Jeremy Wariner of the US, centre crosses the line ahead of Christopher Brown of the Bahamas, left, and Davian Clarke of Jamaica, to win the final leg of the Men's 4x400 meters relay at the World Athletics Championships in Helsinki, Sunday, Aug. 14, 2005. Bahamas took the silver medal and Jamaica the bronze.
AP Photo/Anja Niedringhaus
HELSINKI, Finland Fittingly, the last event of the world track and field championships went to the Americans.
The 1,600-meter relay team, anchored by 21-year-old Jeremy Wariner, raced to victory Sunday night, a record 14th gold medal for the United States in the nine-day competition.
''I was fortunate to have a great bunch of guys running with me,'' Wariner said. ''Each leg put each other in a great position. Getting the stick around was our main goal.''
The four carried a big U.S. flag in celebration, each waving smaller Finnish flags to show thanks to the near-capacity crowd.
Wariner was the right one to top off America's big show in Helsinki. Of all the rising young U.S. track stars, he is the most impressive.
In successive years, the smooth-running, soft-spoken Texan has won the 400 meters at the Olympics and the world championships, and has been part of the victorious 1,600-meter relay teams in both as well.
''I feel real confident,'' he said. ''I came into this meet and ran a great open race, and a great relay. I can just improve from that over the rest of the year.''
The team of Andrew Rock, Derrick Brew, Darold Williamson and Wariner won in 2 minutes, 56.91 seconds. The Bahamas was second at 2:57.32, followed by Jamaica in 2:58.07.
The U.S. gold haul surpassed the previous record of 13 set at the 1993 world championships in Stuttgart, Germany. With two botched relays, the Americans still wound up with 25 medals overall, one shy of the record 26 they won at the 1991 worlds in Tokyo.
''Normally, you might have a letdown after an Olympic games,'' said Craig Masback, executive director of USA Track & Field. ''But you had a group of young athletes that are so exuberant that they want to do better each year.''
Two years ago at the worlds in Paris, the United States won 17 medals, eight of them gold.
The relay provided the Americans with their only chance to shine on a gorgeous final evening of a meet often marred by rain and wind at the cozy, 40,000-seat Olympic Stadium, where the Helsinki Olympics were held in 1952.
The day's events began with a race of atonement for Britain's Paula Radcliffe, who led almost from the start to win the marathon, the first worldwide triumph for the world record holder.
Radcliffe said she was ready for this one after failing to finish the marathon last year at the Athens Olympics.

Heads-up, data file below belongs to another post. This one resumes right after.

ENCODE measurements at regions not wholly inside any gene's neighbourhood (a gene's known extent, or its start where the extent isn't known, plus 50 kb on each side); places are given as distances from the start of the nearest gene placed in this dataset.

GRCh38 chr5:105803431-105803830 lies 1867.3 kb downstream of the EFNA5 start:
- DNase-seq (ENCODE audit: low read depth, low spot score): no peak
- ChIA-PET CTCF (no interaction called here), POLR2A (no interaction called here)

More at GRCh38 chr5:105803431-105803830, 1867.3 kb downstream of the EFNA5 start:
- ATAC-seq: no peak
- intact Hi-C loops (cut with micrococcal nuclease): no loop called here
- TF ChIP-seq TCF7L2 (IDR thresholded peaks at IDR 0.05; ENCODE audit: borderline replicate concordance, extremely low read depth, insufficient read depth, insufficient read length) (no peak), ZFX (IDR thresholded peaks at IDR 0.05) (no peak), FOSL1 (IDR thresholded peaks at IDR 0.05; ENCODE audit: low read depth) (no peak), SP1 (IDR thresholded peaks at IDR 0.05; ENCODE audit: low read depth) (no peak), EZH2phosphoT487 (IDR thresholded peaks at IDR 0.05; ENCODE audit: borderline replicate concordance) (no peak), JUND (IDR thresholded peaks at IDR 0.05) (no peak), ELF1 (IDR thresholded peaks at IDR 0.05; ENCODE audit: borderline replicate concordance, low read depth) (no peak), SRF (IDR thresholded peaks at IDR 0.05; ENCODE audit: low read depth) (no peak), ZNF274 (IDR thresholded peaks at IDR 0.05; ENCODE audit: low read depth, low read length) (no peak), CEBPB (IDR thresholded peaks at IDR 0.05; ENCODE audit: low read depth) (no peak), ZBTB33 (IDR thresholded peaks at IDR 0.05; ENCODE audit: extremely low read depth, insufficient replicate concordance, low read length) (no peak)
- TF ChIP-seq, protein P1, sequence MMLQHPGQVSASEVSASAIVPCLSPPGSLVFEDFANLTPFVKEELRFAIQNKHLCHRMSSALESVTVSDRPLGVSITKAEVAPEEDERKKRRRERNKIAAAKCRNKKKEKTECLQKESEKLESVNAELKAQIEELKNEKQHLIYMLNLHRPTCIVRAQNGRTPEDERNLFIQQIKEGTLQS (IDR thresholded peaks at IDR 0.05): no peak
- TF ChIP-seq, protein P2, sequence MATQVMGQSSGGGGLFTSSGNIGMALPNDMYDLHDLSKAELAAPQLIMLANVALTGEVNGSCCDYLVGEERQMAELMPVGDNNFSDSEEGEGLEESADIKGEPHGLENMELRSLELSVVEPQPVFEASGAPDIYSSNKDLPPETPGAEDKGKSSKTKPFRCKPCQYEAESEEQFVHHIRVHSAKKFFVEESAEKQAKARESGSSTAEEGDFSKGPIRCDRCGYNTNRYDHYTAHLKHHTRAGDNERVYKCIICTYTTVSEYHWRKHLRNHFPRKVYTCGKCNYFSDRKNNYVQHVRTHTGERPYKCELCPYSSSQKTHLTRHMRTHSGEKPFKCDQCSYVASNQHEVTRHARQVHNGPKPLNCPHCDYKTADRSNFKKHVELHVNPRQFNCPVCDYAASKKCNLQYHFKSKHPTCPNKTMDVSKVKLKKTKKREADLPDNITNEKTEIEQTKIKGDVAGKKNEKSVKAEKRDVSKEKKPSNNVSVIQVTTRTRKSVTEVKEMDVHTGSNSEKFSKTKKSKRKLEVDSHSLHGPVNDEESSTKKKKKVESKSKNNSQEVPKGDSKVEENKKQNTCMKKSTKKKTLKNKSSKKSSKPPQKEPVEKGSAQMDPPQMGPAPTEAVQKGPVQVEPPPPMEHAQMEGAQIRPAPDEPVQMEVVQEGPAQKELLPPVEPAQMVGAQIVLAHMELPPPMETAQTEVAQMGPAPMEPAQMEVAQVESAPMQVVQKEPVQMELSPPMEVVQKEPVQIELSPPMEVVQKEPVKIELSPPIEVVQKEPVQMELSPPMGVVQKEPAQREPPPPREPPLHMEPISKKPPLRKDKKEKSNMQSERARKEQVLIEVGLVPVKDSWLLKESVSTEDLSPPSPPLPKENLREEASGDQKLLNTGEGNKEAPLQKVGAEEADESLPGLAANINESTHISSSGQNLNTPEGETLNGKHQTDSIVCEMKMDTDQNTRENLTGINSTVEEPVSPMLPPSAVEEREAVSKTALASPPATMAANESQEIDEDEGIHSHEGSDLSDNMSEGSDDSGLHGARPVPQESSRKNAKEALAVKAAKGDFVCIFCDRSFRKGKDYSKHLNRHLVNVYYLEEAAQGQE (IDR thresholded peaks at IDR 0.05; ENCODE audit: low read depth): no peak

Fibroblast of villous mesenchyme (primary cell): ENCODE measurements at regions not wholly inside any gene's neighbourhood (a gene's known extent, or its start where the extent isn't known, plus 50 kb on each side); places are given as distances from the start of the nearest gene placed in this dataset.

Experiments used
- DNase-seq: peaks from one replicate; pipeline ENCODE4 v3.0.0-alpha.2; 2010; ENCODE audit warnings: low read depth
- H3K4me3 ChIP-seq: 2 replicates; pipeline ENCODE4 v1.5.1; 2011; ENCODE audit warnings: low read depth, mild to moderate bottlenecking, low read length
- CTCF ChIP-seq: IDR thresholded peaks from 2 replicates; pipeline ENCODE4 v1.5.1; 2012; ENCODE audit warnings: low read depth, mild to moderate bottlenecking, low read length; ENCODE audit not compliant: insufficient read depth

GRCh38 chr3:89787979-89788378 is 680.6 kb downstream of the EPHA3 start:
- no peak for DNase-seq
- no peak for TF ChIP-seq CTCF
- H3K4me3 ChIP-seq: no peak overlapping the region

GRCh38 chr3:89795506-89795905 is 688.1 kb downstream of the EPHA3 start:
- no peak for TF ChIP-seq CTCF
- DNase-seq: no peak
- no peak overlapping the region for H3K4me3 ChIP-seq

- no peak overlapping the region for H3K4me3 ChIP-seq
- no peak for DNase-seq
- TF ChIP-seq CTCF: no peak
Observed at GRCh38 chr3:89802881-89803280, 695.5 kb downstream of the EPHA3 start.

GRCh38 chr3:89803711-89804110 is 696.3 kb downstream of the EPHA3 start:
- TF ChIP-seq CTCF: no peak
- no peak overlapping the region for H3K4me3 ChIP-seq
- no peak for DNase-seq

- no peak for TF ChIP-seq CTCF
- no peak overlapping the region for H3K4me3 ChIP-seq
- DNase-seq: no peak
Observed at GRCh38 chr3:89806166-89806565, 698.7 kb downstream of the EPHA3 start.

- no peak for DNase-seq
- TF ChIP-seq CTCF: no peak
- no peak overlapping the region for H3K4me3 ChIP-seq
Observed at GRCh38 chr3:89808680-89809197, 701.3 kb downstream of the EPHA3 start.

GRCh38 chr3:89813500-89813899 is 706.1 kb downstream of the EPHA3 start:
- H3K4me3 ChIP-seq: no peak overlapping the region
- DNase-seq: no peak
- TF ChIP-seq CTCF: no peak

''This year was totally different,'' she said, ''because I came in very strong and knowing that I was in good shape.''
It was the Brits' lone gold of the meet.
Osleidys Menendez of Cuba was the third to set a world record at the meet, breaking her own javelin mark with a heave of 235 feet, 3 inches on her first attempt. She set the old mark of 234-8 in 2001. The meet's other world marks were by Russians Yelena Isinbayeva in the pole vault and Olimpiada Ivanova in the 20-kilometer walk.
Russia had a big final day to finish second in the medals competition with 20, seven gold.
Russian women went 1-2 in the 1,500, defending champion Tatyana Tomashova beating Olga Yegorova for the gold. The Russians appeared to have a sweep, but second-place finisher Yuliya Chizhenko was disqualified for obstruction after a protest was filed by Bahrain.
In the absence of the United States, the women's 1,600-meter relay was won by Russia in 3:20.95.
Both of those relays had been considered automatic medals for the Americans if they could safely get the baton around the track.
Olympic silver medalist Matt Hemingway of the United States made an early exit from the high jump, won by Yuriy Krymarenko of Ukraine on his final attempt, an exceedingly low winning height of 7-7 1/4.
Kenya, usually a distance-running powerhouse, earned its lone gold medal of the meet when Benjamin Limo outsprinted 10,000-meter silver medalist Sileshi Sihine of Ethiopia to win the 5,000 in a slow 13:22.55. Kenenisa Bekele, the 5,000 and 10,000 world record holder and 10,000 winner in Helsinki, elected not run in Sunday's' race.
That cleared the way for an elated Limo.
''My son was born on Monday,'' Limo said, ''and it is obvious that I will name him 'Helsinki.'''
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